Gabriel Julien-Laferrière’s first outing as director with the 2009 tepid comedy Neuilly Sa Mère was a domestic box-office success. It’s taken him five years to return to the big screen with an adaptation of Laurent Bénégui’s novel SMS and the wait is something of an anti-climax. SMS sits uncomfortably on the fence between a madcap comedy, a love story and a searing criticism of today’s obsession with mobile phones. It fails to come through on either promise leaving behind a disappointing, uneven shambles of a film.
We first meet Laurent (Guillaume de Tonquédec) hanging by the foot from a cliff face. Exactly how he ended up in this unfortunate position is told in flashback in the form of a goodbye message to his young son Milo (Thimoté Vom Dorp). Laurent is clearly having a bad day which kicked off when shoddy building work on his new house caused the roof to collapse flooding the building. Things go from bad to worse when he is robbed of his mobile phone, his wife is revealed to be having an affair and his business is on the verge of collapse. Throw into the mix an anti-mobile phone vigilante group and an ex-girlfriend (Géraldine Pailhas) and the scene is set for unlimited chaos.
This is not new territory for filmmakers. Martin Scorsese was already there in 1985 with After Hours, a brilliantly funny tale of a man who has the worst night of his life after a chance meeting a woman in a coffee shop. It works best when the audience sympathises with the character who is a seemingly innocent victim in the unfolding disaster. But Laurent is the creator of his own misfortune. His ensuing disastrous day is only a question of chickens coming home to roost. And the feelgood ending is a disappointment after so much time and effort has been spent leading up to Laurent’s realisation of his own role in his worst-day-ever.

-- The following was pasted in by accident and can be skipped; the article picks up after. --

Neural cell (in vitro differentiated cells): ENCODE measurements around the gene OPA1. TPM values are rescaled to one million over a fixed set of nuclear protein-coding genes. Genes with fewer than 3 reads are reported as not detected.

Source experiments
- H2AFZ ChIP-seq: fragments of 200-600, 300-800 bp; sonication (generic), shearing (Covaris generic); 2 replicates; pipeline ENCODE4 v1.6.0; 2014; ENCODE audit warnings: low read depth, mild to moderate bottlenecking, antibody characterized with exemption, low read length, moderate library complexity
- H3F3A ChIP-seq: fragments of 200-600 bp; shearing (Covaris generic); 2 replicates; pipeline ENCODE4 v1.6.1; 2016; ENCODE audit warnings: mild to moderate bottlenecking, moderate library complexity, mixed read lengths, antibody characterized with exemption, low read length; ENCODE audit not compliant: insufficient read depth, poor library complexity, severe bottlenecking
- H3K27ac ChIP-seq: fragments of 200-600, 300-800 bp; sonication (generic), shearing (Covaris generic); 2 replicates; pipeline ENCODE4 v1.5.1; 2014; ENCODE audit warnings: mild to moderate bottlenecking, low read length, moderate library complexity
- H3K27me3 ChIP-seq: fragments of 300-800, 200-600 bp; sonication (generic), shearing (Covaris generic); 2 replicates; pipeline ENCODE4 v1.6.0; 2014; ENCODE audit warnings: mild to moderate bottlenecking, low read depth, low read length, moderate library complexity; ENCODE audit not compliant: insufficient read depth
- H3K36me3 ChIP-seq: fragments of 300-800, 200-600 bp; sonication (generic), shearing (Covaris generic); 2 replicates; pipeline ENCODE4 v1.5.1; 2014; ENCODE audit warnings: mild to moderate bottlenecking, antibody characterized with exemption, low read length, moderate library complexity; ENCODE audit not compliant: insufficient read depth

De Tonquédec needed to bring more energy and a greater sense of outrage to convey the absurd situation in which the character finds himself. He should be the spinning top which draws everything into the maelstrom. Instead he is weak and insipid. It’s a surprising role for Frank Dubosc who has an already well-established reputation as a comedian in France. He starred in the hit Camping films and appeared earlier this year alongside the rising comic star Kev Adams in Fiston. SMS has him as Vincent, an unhinged vigilante. Dubosc is surprisingly straight-faced in the role seeming to ignore the comic possibilities of the character.
Inevitably there will be more and more films about the pros and cons of modern-day technology and its effects on society, but SMS has little to add to the debate.